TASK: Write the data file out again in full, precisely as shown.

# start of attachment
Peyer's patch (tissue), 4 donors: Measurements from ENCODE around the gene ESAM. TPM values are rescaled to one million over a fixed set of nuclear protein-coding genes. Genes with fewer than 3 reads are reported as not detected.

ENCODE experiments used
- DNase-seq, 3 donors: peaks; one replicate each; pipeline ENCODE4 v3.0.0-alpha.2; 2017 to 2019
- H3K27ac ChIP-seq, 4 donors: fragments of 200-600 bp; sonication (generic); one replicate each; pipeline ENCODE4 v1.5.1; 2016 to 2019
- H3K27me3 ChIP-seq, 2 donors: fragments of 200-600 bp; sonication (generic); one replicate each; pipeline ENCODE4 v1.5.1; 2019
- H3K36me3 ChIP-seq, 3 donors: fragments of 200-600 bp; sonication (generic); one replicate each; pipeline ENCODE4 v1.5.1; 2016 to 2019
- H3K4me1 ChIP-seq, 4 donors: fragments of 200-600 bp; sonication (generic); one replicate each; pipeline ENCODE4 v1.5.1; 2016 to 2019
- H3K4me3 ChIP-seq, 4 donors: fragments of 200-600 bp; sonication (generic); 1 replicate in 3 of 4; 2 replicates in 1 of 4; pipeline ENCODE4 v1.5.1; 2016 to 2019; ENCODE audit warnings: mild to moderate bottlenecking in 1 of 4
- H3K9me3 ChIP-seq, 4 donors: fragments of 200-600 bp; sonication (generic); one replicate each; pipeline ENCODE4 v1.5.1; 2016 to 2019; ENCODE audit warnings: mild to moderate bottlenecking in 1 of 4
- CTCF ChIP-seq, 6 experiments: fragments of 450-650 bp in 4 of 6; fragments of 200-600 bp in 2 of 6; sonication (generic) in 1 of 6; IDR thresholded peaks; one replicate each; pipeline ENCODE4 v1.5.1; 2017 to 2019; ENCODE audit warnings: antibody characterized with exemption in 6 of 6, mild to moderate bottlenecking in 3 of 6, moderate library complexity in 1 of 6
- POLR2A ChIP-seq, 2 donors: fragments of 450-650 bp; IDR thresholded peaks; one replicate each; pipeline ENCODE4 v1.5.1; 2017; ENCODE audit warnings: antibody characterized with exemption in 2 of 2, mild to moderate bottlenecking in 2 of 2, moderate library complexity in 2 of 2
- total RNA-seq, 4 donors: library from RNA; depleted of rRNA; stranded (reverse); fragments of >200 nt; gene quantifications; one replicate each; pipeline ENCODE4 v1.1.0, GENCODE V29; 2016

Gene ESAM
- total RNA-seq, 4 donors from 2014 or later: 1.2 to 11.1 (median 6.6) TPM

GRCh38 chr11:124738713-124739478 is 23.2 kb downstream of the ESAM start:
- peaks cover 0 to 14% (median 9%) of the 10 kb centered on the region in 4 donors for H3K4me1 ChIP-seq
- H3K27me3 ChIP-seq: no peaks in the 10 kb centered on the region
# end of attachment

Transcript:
Peyer's patch (tissue), 4 donors: Measurements from ENCODE around the gene ESAM. TPM values are rescaled to one million over a fixed set of nuclear protein-coding genes. Genes with fewer than 3 reads are reported as not detected.

ENCODE experiments used
- DNase-seq, 3 donors: peaks; one replicate each; pipeline ENCODE4 v3.0.0-alpha.2; 2017 to 2019
- H3K27ac ChIP-seq, 4 donors: fragments of 200-600 bp; sonication (generic); one replicate each; pipeline ENCODE4 v1.5.1; 2016 to 2019
- H3K27me3 ChIP-seq, 2 donors: fragments of 200-600 bp; sonication (generic); one replicate each; pipeline ENCODE4 v1.5.1; 2019
- H3K36me3 ChIP-seq, 3 donors: fragments of 200-600 bp; sonication (generic); one replicate each; pipeline ENCODE4 v1.5.1; 2016 to 2019
- H3K4me1 ChIP-seq, 4 donors: fragments of 200-600 bp; sonication (generic); one replicate each; pipeline ENCODE4 v1.5.1; 2016 to 2019
- H3K4me3 ChIP-seq, 4 donors: fragments of 200-600 bp; sonication (generic); 1 replicate in 3 of 4; 2 replicates in 1 of 4; pipeline ENCODE4 v1.5.1; 2016 to 2019; ENCODE audit warnings: mild to moderate bottlenecking in 1 of 4
- H3K9me3 ChIP-seq, 4 donors: fragments of 200-600 bp; sonication (generic); one replicate each; pipeline ENCODE4 v1.5.1; 2016 to 2019; ENCODE audit warnings: mild to moderate bottlenecking in 1 of 4
- CTCF ChIP-seq, 6 experiments: fragments of 450-650 bp in 4 of 6; fragments of 200-600 bp in 2 of 6; sonication (generic) in 1 of 6; IDR thresholded peaks; one replicate each; pipeline ENCODE4 v1.5.1; 2017 to 2019; ENCODE audit warnings: antibody characterized with exemption in 6 of 6, mild to moderate bottlenecking in 3 of 6, moderate library complexity in 1 of 6
- POLR2A ChIP-seq, 2 donors: fragments of 450-650 bp; IDR thresholded peaks; one replicate each; pipeline ENCODE4 v1.5.1; 2017; ENCODE audit warnings: antibody characterized with exemption in 2 of 2, mild to moderate bottlenecking in 2 of 2, moderate library complexity in 2 of 2
- total RNA-seq, 4 donors: library from RNA; depleted of rRNA; stranded (reverse); fragments of >200 nt; gene quantifications; one replicate each; pipeline ENCODE4 v1.1.0, GENCODE V29; 2016

Gene ESAM
- total RNA-seq, 4 donors from 2014 or later: 1.2 to 11.1 (median 6.6) TPM

GRCh38 chr11:124738713-124739478 is 23.2 kb downstream of the ESAM start:
- peaks cover 0 to 14% (median 9%) of the 10 kb centered on the region in 4 donors for H3K4me1 ChIP-seq
- H3K27me3 ChIP-seq: no peaks in the 10 kb centered on the region